So, say someone is 55 and they plan to retire at 65. You can pretty well have a good idea at that point of what your spending needs are and what your assets are, at least at that point. And you can start to work out how much you will need to get you through a period of a stock market downturn. And that’s the way I think about it is “How much risk can you afford?” is the first question. If you need $100,000 a year for example, for spending, then if a typical bear market is two or three or maybe five years, then you might want to have $500,000 outside of stocks. And so that’s at a bare minimum. And then on top of that you would think about your kind of emotional tolerance. But I think that the math there is pretty easy. And so, you just want to look at a chart of stock market history and see, “Well, how long had those downturns been?” And what you want to avoid is put yourself in the fall of 2007 or in the spring of 2000 or frankly in the winter of 2020 here. And think about if this were the day you retired and the market did what it just did, how would that impact you and how can you prepare yourself with asset allocation to avoid that worst-case outcome?”

Bond Tent

There is a term that has become popularized over the last year or two, a bond tent, to help mitigate sequence of returns risk. I asked Adam what he thought about this.

“I think that it’s an interesting concept, but I think the best way to say it is that they tried to get a little too precise with things. And the reality is that you want to have a plan that you could recite standing on one foot. If your spouse said to you, “What’s our plan?” you could just recite it. And that it doesn’t require a degree in financial planning to work out. And I think a bond tent is interesting if you have a real financial proclivity, if you view managing your money as more of a hobby and something you enjoy, then it’s an interesting theory. But I think for the vast majority of people, it’s maybe a little too complex. And especially if you’re talking about a multiple decade plan, a lot can change. And you also have longevity risk and I know generally in a couple, there’ll be one spouse who enjoys this stuff and one spouse who couldn’t be bothered. If the spouse who design the plan goes first, then the other one is left to manage a bond tent, I’m not sure I’d want to put someone in that position, but it’s an interesting concept.”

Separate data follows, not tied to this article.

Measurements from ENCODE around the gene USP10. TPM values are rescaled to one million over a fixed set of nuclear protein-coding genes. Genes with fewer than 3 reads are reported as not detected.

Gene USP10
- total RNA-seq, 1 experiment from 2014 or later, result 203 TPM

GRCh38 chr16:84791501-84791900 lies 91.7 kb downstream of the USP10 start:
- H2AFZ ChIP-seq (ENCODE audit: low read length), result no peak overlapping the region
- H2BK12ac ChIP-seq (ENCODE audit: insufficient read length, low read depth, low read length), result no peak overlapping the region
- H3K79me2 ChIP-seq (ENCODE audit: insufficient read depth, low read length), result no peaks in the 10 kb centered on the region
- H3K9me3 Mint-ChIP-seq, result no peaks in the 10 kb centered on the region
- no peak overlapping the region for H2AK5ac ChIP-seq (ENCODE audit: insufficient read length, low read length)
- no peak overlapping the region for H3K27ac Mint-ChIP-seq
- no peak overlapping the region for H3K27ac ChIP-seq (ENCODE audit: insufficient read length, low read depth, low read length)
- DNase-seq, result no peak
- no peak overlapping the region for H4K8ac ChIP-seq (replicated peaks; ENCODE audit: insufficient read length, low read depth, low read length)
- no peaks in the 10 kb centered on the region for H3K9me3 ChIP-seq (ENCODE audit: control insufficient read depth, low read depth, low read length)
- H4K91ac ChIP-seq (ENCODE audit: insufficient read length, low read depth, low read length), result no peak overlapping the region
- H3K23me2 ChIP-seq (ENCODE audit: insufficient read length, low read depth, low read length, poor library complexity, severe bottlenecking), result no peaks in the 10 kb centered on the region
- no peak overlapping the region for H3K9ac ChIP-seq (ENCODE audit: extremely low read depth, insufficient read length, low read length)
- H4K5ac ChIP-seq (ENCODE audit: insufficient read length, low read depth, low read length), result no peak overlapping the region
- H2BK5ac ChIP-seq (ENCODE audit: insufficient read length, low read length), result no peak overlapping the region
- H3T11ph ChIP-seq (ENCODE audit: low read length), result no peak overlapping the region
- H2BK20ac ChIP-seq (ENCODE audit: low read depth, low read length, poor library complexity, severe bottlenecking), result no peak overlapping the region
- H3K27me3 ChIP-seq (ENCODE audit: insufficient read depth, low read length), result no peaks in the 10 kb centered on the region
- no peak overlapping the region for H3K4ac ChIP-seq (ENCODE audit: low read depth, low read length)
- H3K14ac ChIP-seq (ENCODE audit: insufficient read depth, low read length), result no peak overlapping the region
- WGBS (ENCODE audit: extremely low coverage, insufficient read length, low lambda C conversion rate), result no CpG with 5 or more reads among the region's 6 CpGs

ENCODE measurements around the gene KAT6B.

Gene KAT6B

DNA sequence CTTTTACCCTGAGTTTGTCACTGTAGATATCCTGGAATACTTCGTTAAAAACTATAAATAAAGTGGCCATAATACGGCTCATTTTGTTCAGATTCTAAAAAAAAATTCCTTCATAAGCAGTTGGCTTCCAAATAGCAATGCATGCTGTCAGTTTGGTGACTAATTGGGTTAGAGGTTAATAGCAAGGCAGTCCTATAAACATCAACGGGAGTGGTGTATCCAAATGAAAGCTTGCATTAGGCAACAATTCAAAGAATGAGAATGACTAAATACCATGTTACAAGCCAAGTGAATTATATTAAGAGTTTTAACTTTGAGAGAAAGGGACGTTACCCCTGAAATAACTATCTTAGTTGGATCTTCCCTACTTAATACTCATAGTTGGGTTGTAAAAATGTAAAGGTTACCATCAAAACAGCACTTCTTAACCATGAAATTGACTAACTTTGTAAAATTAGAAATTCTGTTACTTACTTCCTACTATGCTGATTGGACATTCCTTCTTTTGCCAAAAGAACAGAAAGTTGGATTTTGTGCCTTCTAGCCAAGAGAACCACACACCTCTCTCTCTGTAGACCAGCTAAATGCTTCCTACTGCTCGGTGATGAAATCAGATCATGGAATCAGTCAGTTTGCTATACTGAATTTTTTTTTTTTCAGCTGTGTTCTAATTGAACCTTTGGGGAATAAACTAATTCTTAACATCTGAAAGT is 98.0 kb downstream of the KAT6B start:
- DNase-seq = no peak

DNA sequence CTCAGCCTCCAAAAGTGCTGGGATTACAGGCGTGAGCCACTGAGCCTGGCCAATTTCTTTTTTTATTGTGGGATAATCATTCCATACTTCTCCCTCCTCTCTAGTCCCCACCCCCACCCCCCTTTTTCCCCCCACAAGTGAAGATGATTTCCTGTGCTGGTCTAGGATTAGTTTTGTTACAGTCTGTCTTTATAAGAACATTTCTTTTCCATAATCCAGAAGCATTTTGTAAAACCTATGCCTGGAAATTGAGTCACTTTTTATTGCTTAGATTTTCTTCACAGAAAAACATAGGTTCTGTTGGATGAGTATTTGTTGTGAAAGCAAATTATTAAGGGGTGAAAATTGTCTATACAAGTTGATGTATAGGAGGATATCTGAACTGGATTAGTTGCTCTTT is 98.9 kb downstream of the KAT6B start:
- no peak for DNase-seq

I like that perspective on it. For those who have no idea, a bond tent is this idea of reducing your risk for perhaps the first five years before you retire and five years after retirement. So, you increase the percentage of bonds in your portfolio significantly for that 10-year period to reduce sequence of returns risk. Essentially the possibility of having really crummy returns early in your retirement, even though your average returns in retirement are okay. And then in actually increasing your risk as you move throughout your retirement to try to compensate for longevity risk, the risk of out living your money. It’s become somewhat popular over the last couple of years to talk about this. It’s interesting, everyone’s still trying to figure out what to do about it, but there’s no doubt that Adam is right, that this definitely makes things more complicated at a time in which maybe your mental faculties are starting to decline, which could be an issue.